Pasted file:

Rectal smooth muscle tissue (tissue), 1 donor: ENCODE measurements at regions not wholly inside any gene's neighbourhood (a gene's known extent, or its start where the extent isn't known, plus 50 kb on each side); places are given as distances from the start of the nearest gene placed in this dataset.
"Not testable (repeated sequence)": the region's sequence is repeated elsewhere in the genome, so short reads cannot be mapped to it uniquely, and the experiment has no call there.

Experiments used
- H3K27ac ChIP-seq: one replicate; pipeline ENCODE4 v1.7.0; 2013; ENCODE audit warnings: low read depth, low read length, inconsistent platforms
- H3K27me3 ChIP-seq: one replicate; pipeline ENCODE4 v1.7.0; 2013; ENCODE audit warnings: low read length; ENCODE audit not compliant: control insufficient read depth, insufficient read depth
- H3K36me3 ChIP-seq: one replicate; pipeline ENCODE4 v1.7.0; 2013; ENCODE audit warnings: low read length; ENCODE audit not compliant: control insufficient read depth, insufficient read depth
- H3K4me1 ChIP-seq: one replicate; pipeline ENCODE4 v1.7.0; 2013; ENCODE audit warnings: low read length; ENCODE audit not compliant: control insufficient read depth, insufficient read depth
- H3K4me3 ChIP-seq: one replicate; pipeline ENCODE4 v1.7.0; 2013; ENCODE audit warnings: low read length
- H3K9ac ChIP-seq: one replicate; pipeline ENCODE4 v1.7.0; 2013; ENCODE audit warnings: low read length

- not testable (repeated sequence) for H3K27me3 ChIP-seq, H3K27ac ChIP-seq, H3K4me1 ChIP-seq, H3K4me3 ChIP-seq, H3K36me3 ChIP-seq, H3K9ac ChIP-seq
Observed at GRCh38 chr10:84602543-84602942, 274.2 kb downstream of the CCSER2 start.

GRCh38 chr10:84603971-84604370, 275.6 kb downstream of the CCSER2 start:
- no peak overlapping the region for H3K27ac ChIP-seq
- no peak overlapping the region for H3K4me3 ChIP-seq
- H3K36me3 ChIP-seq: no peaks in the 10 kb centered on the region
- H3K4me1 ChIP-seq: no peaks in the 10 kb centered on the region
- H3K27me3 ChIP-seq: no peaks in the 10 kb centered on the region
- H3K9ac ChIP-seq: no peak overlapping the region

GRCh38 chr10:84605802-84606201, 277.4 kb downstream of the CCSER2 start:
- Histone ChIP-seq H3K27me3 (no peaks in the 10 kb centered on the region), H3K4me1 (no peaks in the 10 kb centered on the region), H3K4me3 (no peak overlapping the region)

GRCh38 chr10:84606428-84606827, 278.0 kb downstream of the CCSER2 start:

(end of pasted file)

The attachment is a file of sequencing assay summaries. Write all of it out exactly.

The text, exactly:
Rectal smooth muscle tissue (tissue), 1 donor: ENCODE measurements at regions not wholly inside any gene's neighbourhood (a gene's known extent, or its start where the extent isn't known, plus 50 kb on each side); places are given as distances from the start of the nearest gene placed in this dataset.
"Not testable (repeated sequence)": the region's sequence is repeated elsewhere in the genome, so short reads cannot be mapped to it uniquely, and the experiment has no call there.

Experiments used
- H3K27ac ChIP-seq: one replicate; pipeline ENCODE4 v1.7.0; 2013; ENCODE audit warnings: low read depth, low read length, inconsistent platforms
- H3K27me3 ChIP-seq: one replicate; pipeline ENCODE4 v1.7.0; 2013; ENCODE audit warnings: low read length; ENCODE audit not compliant: control insufficient read depth, insufficient read depth
- H3K36me3 ChIP-seq: one replicate; pipeline ENCODE4 v1.7.0; 2013; ENCODE audit warnings: low read length; ENCODE audit not compliant: control insufficient read depth, insufficient read depth
- H3K4me1 ChIP-seq: one replicate; pipeline ENCODE4 v1.7.0; 2013; ENCODE audit warnings: low read length; ENCODE audit not compliant: control insufficient read depth, insufficient read depth
- H3K4me3 ChIP-seq: one replicate; pipeline ENCODE4 v1.7.0; 2013; ENCODE audit warnings: low read length
- H3K9ac ChIP-seq: one replicate; pipeline ENCODE4 v1.7.0; 2013; ENCODE audit warnings: low read length

- not testable (repeated sequence) for H3K27me3 ChIP-seq, H3K27ac ChIP-seq, H3K4me1 ChIP-seq, H3K4me3 ChIP-seq, H3K36me3 ChIP-seq, H3K9ac ChIP-seq
Observed at GRCh38 chr10:84602543-84602942, 274.2 kb downstream of the CCSER2 start.

GRCh38 chr10:84603971-84604370, 275.6 kb downstream of the CCSER2 start:
- no peak overlapping the region for H3K27ac ChIP-seq
- no peak overlapping the region for H3K4me3 ChIP-seq
- H3K36me3 ChIP-seq: no peaks in the 10 kb centered on the region
- H3K4me1 ChIP-seq: no peaks in the 10 kb centered on the region
- H3K27me3 ChIP-seq: no peaks in the 10 kb centered on the region
- H3K9ac ChIP-seq: no peak overlapping the region

GRCh38 chr10:84605802-84606201, 277.4 kb downstream of the CCSER2 start:
- Histone ChIP-seq H3K27me3 (no peaks in the 10 kb centered on the region), H3K4me1 (no peaks in the 10 kb centered on the region), H3K4me3 (no peak overlapping the region)

GRCh38 chr10:84606428-84606827, 278.0 kb downstream of the CCSER2 start: